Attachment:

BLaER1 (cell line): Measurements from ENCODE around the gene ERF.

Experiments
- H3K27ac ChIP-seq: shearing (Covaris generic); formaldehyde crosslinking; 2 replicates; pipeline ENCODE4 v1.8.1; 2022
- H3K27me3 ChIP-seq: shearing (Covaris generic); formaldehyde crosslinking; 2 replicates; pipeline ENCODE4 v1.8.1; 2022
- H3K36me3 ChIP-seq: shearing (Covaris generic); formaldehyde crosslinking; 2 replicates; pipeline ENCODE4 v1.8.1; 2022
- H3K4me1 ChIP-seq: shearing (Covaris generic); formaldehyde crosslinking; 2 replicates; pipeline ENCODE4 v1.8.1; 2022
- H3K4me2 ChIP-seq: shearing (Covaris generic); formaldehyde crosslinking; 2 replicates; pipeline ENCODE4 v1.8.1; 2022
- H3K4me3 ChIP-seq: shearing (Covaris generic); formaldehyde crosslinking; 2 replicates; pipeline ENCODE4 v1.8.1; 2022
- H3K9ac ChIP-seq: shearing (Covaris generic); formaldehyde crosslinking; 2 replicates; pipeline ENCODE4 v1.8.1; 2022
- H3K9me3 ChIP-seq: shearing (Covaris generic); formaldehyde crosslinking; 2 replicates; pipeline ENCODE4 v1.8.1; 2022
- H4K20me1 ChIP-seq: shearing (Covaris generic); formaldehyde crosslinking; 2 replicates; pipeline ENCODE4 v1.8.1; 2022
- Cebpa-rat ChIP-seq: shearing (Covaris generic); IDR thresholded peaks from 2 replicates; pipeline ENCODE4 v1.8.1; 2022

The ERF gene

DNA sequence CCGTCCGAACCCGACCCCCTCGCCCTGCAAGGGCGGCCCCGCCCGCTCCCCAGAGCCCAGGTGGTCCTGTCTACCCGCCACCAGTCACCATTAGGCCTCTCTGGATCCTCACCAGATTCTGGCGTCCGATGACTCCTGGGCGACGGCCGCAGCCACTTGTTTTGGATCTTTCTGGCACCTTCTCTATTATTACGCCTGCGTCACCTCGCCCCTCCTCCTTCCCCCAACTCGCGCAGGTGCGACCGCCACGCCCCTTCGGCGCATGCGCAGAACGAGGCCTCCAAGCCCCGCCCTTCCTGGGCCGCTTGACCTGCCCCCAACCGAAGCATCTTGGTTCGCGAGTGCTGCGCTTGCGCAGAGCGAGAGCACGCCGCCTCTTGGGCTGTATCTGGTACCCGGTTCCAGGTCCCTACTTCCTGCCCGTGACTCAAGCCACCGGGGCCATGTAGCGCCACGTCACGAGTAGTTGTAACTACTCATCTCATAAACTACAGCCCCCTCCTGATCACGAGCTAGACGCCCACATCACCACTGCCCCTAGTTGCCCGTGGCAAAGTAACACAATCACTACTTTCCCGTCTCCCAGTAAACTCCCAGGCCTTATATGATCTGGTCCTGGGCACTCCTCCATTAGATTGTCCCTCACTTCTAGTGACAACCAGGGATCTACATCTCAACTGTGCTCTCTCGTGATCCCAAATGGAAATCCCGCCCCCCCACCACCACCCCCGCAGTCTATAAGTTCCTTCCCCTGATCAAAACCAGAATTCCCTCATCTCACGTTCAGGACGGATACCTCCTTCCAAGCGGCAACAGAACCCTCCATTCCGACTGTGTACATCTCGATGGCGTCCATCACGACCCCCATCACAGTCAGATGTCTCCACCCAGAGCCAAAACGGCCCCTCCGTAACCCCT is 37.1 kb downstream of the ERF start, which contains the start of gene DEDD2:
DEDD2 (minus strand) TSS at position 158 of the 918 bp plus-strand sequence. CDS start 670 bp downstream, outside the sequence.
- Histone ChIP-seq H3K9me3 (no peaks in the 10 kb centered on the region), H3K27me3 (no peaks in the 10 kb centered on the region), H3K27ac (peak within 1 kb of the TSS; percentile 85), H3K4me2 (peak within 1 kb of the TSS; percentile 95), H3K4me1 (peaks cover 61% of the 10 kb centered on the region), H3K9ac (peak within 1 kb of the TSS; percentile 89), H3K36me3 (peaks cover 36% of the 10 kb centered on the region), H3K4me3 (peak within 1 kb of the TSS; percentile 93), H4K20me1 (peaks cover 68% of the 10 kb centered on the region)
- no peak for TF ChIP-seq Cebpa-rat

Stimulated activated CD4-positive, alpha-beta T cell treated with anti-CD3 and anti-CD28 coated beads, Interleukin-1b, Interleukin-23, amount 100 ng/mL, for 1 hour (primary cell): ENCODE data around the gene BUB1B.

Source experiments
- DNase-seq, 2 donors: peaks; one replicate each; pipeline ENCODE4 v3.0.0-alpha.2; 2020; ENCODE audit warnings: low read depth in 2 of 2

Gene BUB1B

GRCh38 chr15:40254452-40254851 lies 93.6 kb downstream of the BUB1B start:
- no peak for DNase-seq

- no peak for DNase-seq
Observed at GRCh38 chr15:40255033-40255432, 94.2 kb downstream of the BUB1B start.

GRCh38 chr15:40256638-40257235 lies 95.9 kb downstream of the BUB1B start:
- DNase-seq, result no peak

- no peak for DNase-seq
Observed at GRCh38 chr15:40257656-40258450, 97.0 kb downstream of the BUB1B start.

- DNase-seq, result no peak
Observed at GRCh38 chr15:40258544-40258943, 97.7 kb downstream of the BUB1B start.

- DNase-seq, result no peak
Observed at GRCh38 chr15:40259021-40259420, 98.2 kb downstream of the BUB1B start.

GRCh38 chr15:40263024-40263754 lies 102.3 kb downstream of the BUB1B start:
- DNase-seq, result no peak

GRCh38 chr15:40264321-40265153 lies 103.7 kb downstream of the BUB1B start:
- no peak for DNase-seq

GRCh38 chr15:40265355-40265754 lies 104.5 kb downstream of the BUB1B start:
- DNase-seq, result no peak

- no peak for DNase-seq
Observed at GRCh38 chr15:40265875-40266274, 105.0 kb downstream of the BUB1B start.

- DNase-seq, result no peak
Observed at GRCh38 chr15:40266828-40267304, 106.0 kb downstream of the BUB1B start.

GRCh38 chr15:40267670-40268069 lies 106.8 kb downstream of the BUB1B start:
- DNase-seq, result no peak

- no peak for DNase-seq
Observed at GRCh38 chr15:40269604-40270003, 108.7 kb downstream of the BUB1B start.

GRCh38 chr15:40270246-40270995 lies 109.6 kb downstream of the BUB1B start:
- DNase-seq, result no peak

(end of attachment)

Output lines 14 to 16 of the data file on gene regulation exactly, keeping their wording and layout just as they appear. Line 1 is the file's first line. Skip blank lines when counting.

DNA sequence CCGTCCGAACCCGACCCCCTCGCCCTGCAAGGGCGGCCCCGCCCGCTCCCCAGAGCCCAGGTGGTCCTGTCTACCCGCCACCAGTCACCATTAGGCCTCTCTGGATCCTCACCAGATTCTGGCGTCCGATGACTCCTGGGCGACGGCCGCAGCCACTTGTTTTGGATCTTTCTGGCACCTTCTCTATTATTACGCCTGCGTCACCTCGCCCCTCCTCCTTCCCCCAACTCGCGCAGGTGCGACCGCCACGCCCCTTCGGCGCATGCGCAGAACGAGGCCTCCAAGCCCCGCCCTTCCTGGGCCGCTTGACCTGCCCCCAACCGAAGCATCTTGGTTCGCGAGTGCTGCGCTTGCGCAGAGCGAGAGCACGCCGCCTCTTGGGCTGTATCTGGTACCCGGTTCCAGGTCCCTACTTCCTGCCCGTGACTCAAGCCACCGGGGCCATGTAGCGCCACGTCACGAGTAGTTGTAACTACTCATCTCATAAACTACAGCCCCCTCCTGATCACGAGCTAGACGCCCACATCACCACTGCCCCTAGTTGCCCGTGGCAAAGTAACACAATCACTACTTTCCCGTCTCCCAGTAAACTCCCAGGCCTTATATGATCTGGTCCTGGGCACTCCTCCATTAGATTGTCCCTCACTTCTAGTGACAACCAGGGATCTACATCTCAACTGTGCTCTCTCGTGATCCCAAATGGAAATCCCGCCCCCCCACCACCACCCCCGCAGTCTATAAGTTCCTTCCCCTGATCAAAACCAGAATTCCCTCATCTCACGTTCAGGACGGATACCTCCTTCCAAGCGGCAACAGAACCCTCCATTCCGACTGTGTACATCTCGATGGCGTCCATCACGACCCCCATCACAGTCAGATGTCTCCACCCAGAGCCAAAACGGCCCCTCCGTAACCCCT is 37.1 kb downstream of the ERF start, which contains the start of gene DEDD2:
DEDD2 (minus strand) TSS at position 158 of the 918 bp plus-strand sequence. CDS start 670 bp downstream, outside the sequence.
- Histone ChIP-seq H3K9me3 (no peaks in the 10 kb centered on the region), H3K27me3 (no peaks in the 10 kb centered on the region), H3K27ac (peak within 1 kb of the TSS; percentile 85), H3K4me2 (peak within 1 kb of the TSS; percentile 95), H3K4me1 (peaks cover 61% of the 10 kb centered on the region), H3K9ac (peak within 1 kb of the TSS; percentile 89), H3K36me3 (peaks cover 36% of the 10 kb centered on the region), H3K4me3 (peak within 1 kb of the TSS; percentile 93), H4K20me1 (peaks cover 68% of the 10 kb centered on the region)